Podiatric physicians are frequently the first clinicians with the opportunity to diagnose a rheumatologic disease. Awareness of the multisystem nature of the more common rheumatologic conditions will assist podiatrists in making the appropriate diagnosis. The specific joints affected, the temporal pattern of joint involvement, and the distribution of affected joints give clues to the diagnosis. Knowledge of the current treatment for rheumatic diseases as well as early referral for evaluation by a medical physician is essential for the appropriate care of patients with systemic arthritis. (J Am Podiatr Med Assoc 94(2): 177-186, 2004)
Wound repair and regeneration is a highly complex combination of matrix destruction and reorganization. Although major hurdles remain, advances during the past generation have improved the clinician’s armamentarium in the medical and surgical management of this problem. The purpose of this article is to review the current literature regarding the pragmatic use of three of the most commonly used advanced therapies: bioengineered tissue, negative-pressure wound therapy, and hyperbaric oxygen therapy, with a focus on the near-term future of wound healing, including stem cell therapy. (J Am Podiatr Med Assoc 100(5): 385–394, 2010)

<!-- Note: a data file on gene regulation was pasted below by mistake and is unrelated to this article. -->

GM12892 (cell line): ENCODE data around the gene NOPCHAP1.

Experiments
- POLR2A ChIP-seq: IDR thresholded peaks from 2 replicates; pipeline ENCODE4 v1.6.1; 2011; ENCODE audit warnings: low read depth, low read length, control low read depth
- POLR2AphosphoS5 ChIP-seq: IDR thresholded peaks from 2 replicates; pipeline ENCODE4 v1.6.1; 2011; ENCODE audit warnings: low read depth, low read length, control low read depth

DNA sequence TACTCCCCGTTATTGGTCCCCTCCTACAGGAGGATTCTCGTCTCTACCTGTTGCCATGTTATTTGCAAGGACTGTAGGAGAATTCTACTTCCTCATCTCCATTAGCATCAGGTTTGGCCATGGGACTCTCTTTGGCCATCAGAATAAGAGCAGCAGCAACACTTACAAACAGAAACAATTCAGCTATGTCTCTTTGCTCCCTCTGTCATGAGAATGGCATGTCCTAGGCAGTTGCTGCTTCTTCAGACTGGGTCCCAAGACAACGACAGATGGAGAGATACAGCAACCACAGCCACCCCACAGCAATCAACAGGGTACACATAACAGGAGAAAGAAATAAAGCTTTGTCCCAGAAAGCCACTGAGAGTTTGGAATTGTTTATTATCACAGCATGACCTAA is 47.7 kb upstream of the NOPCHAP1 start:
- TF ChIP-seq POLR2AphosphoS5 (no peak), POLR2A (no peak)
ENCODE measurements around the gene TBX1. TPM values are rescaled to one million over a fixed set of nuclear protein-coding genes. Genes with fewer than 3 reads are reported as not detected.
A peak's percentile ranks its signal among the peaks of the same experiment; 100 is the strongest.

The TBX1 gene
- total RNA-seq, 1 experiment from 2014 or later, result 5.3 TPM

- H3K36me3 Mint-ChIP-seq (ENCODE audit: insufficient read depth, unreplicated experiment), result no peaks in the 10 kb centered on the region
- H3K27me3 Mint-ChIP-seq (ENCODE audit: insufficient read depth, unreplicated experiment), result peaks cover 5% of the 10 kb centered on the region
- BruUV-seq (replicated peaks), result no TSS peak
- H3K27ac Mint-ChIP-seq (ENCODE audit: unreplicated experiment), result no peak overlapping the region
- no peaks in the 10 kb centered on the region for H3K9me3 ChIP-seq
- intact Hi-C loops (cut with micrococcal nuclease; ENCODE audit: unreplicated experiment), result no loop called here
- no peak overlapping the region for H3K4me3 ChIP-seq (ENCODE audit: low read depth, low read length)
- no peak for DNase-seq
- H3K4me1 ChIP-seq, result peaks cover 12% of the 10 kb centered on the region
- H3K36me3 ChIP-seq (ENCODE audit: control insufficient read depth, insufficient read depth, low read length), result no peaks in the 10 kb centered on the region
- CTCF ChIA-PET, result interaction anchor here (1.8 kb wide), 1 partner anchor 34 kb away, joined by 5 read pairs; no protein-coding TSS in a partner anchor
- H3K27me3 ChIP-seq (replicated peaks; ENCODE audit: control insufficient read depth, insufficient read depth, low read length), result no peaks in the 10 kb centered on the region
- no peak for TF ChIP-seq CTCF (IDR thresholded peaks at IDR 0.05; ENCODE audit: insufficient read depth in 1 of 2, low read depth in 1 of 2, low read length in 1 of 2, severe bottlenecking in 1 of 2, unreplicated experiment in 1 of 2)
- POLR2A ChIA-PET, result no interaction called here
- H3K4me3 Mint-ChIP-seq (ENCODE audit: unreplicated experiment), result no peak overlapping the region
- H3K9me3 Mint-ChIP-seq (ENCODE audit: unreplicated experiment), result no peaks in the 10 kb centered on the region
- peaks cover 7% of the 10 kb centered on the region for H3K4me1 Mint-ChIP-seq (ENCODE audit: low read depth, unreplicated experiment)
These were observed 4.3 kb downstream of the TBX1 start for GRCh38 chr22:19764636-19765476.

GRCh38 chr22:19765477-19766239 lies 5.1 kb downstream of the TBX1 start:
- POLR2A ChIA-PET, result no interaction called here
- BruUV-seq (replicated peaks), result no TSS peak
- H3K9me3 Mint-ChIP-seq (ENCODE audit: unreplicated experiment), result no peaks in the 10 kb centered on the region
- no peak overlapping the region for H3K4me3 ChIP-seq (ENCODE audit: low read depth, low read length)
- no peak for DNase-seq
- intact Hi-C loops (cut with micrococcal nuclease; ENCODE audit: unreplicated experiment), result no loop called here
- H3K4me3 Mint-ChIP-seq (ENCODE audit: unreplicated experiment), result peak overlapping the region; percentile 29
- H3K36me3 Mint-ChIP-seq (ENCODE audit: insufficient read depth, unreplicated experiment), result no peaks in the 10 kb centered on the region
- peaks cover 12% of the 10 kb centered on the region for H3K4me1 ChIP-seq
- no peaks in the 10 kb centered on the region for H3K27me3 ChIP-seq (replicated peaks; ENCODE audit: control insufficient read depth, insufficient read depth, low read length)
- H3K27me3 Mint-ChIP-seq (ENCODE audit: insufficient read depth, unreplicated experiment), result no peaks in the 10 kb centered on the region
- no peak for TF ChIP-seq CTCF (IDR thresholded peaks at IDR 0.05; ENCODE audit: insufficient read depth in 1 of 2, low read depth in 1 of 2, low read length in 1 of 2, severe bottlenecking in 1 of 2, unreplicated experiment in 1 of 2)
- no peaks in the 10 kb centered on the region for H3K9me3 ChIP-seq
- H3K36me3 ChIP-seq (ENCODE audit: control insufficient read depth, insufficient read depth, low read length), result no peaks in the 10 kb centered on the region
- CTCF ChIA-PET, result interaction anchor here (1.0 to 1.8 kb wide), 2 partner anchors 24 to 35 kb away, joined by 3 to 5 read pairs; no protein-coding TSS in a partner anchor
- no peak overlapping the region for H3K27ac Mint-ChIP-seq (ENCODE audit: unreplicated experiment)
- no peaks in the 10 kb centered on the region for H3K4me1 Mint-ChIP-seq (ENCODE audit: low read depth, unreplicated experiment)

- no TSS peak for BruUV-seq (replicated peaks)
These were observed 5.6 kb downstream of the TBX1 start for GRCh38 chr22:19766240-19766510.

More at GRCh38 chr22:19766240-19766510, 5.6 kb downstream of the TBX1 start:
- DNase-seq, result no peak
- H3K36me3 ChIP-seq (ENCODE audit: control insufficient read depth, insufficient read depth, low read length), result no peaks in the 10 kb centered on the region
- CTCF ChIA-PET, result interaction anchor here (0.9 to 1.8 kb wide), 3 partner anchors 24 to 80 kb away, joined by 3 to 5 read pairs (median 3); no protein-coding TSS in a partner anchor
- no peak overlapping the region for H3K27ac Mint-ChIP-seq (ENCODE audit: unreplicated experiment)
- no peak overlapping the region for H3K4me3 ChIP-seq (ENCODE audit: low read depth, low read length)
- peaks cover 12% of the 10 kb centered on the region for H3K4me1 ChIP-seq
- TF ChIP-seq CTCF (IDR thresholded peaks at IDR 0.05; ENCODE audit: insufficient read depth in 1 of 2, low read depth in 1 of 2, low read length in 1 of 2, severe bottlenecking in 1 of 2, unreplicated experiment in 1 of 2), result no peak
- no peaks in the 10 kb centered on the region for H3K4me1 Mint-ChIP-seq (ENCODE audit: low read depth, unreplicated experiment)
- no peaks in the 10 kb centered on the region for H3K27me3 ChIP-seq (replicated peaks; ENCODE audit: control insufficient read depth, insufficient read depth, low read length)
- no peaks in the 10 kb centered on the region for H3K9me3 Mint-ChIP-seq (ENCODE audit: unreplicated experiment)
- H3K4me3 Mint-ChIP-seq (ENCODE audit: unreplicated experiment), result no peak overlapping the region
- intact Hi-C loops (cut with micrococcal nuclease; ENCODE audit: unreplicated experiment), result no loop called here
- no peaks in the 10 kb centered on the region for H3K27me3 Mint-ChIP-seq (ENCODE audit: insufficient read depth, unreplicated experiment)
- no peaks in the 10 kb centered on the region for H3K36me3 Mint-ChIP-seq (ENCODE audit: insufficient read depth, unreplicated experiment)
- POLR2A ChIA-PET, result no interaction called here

Although many antimicrobial agents display good in vitro activity against the pathogens frequently implicated in diabetic foot infections, effective treatment can be complicated by reduced tissue penetration in this population secondary to peripheral arterial disease and emerging antimicrobial resistance, which can result in clinical failure. Improved characterization of antibiotic tissue pharmacokinetics and penetration ratios in diabetic foot infections is needed. Microdialysis offers advantages over the skin blister and tissue homogenate studies historically used to define antibiotic penetration in skin and soft-tissue infections by defining antibiotic penetration into the interstitial fluid over the entire concentration versus time profile. However, only a select number of agents currently recommended for treating diabetic foot infections have been evaluated using these methods, which are described herein. Better characterization of the tissue penetration of antibiotic agents is needed for the development of methods for maximizing the pharmacodynamic profile of these agents to ultimately improve treatment outcomes for patients with diabetic foot infections.